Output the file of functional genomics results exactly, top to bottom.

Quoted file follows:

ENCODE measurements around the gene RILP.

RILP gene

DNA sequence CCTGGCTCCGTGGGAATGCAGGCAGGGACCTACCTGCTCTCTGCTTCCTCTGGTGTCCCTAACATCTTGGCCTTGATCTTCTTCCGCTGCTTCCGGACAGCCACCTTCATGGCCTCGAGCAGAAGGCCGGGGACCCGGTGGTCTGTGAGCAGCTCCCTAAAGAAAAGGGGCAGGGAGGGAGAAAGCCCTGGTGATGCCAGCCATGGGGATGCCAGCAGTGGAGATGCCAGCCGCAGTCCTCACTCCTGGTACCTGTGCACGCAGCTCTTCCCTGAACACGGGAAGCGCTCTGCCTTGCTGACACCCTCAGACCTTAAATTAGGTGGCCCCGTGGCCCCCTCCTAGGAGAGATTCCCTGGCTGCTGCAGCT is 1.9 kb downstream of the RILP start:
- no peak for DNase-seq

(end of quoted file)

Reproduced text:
ENCODE measurements around the gene RILP.

RILP gene

DNA sequence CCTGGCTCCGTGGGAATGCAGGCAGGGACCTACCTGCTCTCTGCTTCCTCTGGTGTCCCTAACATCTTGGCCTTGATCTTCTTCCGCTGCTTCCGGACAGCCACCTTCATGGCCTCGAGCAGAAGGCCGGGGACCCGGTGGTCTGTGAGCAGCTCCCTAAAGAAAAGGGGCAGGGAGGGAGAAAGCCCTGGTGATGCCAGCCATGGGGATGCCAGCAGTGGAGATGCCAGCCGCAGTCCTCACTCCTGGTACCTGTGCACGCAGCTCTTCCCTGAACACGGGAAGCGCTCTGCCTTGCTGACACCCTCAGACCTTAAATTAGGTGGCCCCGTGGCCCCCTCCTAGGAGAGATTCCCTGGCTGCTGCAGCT is 1.9 kb downstream of the RILP start:
- no peak for DNase-seq